Newland Avenue bar’s drinking area branded ‘public nuisance’

A Newland Avenue bar’s outdoor drinking area set up due to coronavirus will become a permanent feature after councillors approved the extension of its licence.

Hull City Council’s Licensing Committee granted The Piper’s application to continue serving alcohol in The Courtyard, pitched as a day-time food and drinks offering.

Read more: End of an era as Newland Avenue’s Tofts closes for good

The venue’s lawyer Paul Holland said the “uncontroversial” application simply sought to formalise changes made during the pandemic when licensing rules were relaxed.

But Len Harling, of the Newland Avenue Residents’ Association, said making drinking in the area permanent would lead to “nothing more than public nuisance”.

The Piper's lawyer told councillors the venue had no intention of being 'bad neighbours'
The Piper’s lawyer told councillors the venue had no intention of being ‘bad neighbours’
(Image: Hull Live)

The objector, who lives in nearby Exmouth Street, also claimed the outdoor area’s capacity could rise from 36 to around 100, while Mr Holland denied they sought to increase it.

The committee heard three objections had been made against the application on public nuisance, disorder and noise grounds. But it also heard no objections were received from Humberside Police or council public protection officers.

Councillors heard the venue also wanted to change its staff monitoring regime outside, including its smoking area, from constant monitoring to regular patrols for more flexibility.

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It comes after The Piper’s license was reviewed in 2018 amid fears noise and disturbance there was getting out of hand.

Mr Holland told councillors the review was the “shock” the venue needed, adding its owners had “no desire” to drop their standards.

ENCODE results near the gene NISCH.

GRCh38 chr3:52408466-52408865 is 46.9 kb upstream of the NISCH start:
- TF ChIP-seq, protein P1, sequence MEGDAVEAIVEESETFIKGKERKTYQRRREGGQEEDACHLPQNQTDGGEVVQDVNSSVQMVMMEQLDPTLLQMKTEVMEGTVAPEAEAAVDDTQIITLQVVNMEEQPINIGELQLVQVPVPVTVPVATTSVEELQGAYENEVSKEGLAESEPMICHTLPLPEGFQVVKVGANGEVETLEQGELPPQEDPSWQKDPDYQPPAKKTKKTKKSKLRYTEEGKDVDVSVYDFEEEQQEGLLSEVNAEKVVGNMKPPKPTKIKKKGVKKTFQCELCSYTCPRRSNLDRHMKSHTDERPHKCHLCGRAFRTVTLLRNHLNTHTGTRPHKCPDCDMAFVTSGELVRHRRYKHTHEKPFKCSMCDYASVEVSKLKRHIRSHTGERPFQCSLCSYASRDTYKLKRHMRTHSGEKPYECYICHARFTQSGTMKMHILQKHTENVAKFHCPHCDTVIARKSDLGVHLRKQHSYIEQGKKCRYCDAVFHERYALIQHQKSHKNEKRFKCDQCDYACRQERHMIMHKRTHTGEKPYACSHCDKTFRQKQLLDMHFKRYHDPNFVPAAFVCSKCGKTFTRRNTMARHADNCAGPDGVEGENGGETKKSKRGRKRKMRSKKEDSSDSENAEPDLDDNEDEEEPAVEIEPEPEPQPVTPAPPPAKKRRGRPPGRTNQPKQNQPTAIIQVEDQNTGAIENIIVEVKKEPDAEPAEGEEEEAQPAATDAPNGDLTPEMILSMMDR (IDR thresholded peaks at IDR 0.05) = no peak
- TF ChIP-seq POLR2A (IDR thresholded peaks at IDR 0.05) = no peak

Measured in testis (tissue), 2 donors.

The lawyer said: “They want to continue in a way that will set the standards for other venues.

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“There will be table service in the outside area, there won’t be customers going inside to get drinks and then back out again.

“There appears to have been some misunderstanding over the outdoor area’s capacity, there will be no attempt to increase it whatsoever.

“My client has no desire whatsoever to be a bad neighbour, they’re keen to support the area and see it improve.

“These are sensible proposals to reflect what’s going on, the world has changed since the pandemic and many venues who never thought they’d have outdoor areas do now.”

Mr Harling said he and other residents feared the venue could have a “problem” managing any disorder in future.

He added that while no authorities objected to the application, residents still suffered from noise at the venue but had “given up” complaining about it.

The objector said: “From our point of view this is a major issue, it is not in the public interest to have a bar in the forecourt which would cause noise and disturb residents.

“At the moment it’s reasonably quiet because the student population will not return until September. But I’m sure bar staff will not be asking people to be quiet when they’re in a state of intoxication.

“I measured noise levels from the outside area before and during a football match on Friday, July 30. There were a number of patrons in for the match which began at 8pm.

The approval of The Piper’s application means The Courtyard is here to stay
(Image: Hull Live)

“After it started noise levels increased drastically, they were in excess of 75dBA.

“The Piper has said that music in the forecourt will only be background music, but that will only lead to raised voices which will be nothing more than a public nuisance on the Avenue.

“There is no other venue on the Avenue which can accommodate such a high volume of drinkers.”

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